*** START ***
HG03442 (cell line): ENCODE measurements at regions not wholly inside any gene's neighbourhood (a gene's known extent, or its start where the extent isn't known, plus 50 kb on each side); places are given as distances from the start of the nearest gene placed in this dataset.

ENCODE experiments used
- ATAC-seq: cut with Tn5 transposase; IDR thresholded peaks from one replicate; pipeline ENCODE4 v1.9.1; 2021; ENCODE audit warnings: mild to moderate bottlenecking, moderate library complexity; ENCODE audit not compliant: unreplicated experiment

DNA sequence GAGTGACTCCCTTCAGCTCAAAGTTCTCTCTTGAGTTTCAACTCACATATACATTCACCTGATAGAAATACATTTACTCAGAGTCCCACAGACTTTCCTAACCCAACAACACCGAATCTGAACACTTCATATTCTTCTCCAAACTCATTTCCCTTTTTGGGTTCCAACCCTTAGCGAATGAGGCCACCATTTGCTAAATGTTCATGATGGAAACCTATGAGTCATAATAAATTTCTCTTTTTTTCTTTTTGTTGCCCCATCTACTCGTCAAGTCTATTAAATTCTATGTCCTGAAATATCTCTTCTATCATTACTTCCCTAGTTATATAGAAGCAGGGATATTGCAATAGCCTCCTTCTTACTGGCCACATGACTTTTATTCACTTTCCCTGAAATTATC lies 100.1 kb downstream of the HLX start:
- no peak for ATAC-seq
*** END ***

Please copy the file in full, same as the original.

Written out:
HG03442 (cell line): ENCODE measurements at regions not wholly inside any gene's neighbourhood (a gene's known extent, or its start where the extent isn't known, plus 50 kb on each side); places are given as distances from the start of the nearest gene placed in this dataset.

ENCODE experiments used
- ATAC-seq: cut with Tn5 transposase; IDR thresholded peaks from one replicate; pipeline ENCODE4 v1.9.1; 2021; ENCODE audit warnings: mild to moderate bottlenecking, moderate library complexity; ENCODE audit not compliant: unreplicated experiment

DNA sequence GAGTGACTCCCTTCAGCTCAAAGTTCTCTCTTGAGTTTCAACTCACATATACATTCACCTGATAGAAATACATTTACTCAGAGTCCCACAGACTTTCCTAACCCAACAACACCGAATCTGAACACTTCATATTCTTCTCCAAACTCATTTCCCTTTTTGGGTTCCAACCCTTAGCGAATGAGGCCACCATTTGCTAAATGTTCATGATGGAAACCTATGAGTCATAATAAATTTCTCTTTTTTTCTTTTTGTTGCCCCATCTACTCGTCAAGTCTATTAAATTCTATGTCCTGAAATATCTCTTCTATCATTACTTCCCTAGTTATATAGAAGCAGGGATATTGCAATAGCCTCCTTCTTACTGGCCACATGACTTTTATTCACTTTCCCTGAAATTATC lies 100.1 kb downstream of the HLX start:
- no peak for ATAC-seq